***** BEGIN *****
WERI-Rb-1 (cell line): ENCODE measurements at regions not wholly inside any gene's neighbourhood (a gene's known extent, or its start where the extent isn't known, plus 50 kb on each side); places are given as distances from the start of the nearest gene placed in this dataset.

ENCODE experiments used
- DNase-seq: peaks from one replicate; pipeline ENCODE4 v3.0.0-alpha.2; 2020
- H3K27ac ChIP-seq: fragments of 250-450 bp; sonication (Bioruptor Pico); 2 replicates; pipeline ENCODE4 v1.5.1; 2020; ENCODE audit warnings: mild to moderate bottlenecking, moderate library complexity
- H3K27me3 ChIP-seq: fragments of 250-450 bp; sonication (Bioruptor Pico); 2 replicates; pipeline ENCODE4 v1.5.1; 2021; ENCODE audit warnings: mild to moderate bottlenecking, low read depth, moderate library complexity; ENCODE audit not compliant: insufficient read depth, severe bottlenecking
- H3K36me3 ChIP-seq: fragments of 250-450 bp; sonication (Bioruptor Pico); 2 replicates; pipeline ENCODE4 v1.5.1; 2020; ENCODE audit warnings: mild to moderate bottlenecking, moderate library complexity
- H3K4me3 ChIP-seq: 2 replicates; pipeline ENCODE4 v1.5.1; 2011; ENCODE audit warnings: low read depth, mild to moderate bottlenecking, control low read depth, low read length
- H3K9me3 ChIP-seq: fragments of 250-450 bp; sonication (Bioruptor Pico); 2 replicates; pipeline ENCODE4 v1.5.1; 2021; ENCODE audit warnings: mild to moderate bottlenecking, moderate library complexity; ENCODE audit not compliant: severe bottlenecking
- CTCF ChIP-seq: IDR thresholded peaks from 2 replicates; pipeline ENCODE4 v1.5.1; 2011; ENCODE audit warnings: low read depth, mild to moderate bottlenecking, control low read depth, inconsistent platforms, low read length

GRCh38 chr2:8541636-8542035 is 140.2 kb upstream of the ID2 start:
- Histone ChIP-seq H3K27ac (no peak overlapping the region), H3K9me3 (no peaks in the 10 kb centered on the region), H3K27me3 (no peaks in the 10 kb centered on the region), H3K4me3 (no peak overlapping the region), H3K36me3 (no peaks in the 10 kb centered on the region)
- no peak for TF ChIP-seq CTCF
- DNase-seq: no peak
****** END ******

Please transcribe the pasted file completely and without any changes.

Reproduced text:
WERI-Rb-1 (cell line): ENCODE measurements at regions not wholly inside any gene's neighbourhood (a gene's known extent, or its start where the extent isn't known, plus 50 kb on each side); places are given as distances from the start of the nearest gene placed in this dataset.

ENCODE experiments used
- DNase-seq: peaks from one replicate; pipeline ENCODE4 v3.0.0-alpha.2; 2020
- H3K27ac ChIP-seq: fragments of 250-450 bp; sonication (Bioruptor Pico); 2 replicates; pipeline ENCODE4 v1.5.1; 2020; ENCODE audit warnings: mild to moderate bottlenecking, moderate library complexity
- H3K27me3 ChIP-seq: fragments of 250-450 bp; sonication (Bioruptor Pico); 2 replicates; pipeline ENCODE4 v1.5.1; 2021; ENCODE audit warnings: mild to moderate bottlenecking, low read depth, moderate library complexity; ENCODE audit not compliant: insufficient read depth, severe bottlenecking
- H3K36me3 ChIP-seq: fragments of 250-450 bp; sonication (Bioruptor Pico); 2 replicates; pipeline ENCODE4 v1.5.1; 2020; ENCODE audit warnings: mild to moderate bottlenecking, moderate library complexity
- H3K4me3 ChIP-seq: 2 replicates; pipeline ENCODE4 v1.5.1; 2011; ENCODE audit warnings: low read depth, mild to moderate bottlenecking, control low read depth, low read length
- H3K9me3 ChIP-seq: fragments of 250-450 bp; sonication (Bioruptor Pico); 2 replicates; pipeline ENCODE4 v1.5.1; 2021; ENCODE audit warnings: mild to moderate bottlenecking, moderate library complexity; ENCODE audit not compliant: severe bottlenecking
- CTCF ChIP-seq: IDR thresholded peaks from 2 replicates; pipeline ENCODE4 v1.5.1; 2011; ENCODE audit warnings: low read depth, mild to moderate bottlenecking, control low read depth, inconsistent platforms, low read length

GRCh38 chr2:8541636-8542035 is 140.2 kb upstream of the ID2 start:
- Histone ChIP-seq H3K27ac (no peak overlapping the region), H3K9me3 (no peaks in the 10 kb centered on the region), H3K27me3 (no peaks in the 10 kb centered on the region), H3K4me3 (no peak overlapping the region), H3K36me3 (no peaks in the 10 kb centered on the region)
- no peak for TF ChIP-seq CTCF
- DNase-seq: no peak